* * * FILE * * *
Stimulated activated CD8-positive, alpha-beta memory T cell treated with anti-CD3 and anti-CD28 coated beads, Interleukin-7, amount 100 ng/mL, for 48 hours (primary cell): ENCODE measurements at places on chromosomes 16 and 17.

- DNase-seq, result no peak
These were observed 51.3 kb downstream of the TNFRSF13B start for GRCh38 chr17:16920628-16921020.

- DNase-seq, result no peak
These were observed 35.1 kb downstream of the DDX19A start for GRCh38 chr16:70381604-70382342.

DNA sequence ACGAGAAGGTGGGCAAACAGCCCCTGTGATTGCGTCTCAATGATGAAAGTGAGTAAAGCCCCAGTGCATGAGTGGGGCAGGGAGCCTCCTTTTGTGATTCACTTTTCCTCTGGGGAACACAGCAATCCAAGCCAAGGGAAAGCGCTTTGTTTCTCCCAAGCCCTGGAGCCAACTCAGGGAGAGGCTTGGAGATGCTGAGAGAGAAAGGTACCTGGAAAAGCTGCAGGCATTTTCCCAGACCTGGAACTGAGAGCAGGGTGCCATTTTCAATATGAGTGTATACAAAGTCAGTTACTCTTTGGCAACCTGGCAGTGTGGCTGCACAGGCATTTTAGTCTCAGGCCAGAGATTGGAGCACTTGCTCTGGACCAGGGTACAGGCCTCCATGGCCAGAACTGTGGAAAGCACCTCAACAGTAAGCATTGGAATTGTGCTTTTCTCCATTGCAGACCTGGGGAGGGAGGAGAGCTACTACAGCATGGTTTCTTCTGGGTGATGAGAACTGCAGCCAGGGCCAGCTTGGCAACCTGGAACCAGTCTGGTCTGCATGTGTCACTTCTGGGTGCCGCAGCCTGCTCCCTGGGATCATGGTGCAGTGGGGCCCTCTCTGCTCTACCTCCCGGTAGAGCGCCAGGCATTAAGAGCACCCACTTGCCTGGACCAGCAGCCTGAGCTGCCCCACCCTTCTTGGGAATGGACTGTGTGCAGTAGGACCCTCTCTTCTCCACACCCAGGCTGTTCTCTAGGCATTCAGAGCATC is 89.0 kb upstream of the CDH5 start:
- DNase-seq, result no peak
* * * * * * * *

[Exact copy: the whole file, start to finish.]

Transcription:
Stimulated activated CD8-positive, alpha-beta memory T cell treated with anti-CD3 and anti-CD28 coated beads, Interleukin-7, amount 100 ng/mL, for 48 hours (primary cell): ENCODE measurements at places on chromosomes 16 and 17.

- DNase-seq, result no peak
These were observed 51.3 kb downstream of the TNFRSF13B start for GRCh38 chr17:16920628-16921020.

- DNase-seq, result no peak
These were observed 35.1 kb downstream of the DDX19A start for GRCh38 chr16:70381604-70382342.

DNA sequence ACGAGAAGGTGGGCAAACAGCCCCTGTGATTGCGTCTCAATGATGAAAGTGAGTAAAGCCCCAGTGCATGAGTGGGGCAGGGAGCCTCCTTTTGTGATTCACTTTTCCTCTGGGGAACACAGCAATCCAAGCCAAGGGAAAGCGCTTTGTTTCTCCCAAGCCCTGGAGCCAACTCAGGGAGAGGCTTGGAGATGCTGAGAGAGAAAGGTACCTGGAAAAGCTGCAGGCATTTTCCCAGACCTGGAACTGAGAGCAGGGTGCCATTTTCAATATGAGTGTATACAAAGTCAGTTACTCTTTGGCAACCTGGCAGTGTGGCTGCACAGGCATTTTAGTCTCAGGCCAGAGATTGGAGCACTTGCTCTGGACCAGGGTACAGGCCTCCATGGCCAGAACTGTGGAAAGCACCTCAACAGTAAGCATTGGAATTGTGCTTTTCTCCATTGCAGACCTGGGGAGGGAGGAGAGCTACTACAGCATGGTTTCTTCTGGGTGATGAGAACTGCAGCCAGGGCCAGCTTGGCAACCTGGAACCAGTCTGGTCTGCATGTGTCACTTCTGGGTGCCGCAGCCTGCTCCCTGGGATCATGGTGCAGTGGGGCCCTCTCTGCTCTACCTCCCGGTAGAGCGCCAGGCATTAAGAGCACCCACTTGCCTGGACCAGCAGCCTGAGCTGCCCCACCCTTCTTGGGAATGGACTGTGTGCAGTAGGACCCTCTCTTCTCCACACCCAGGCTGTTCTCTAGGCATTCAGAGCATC is 89.0 kb upstream of the CDH5 start:
- DNase-seq, result no peak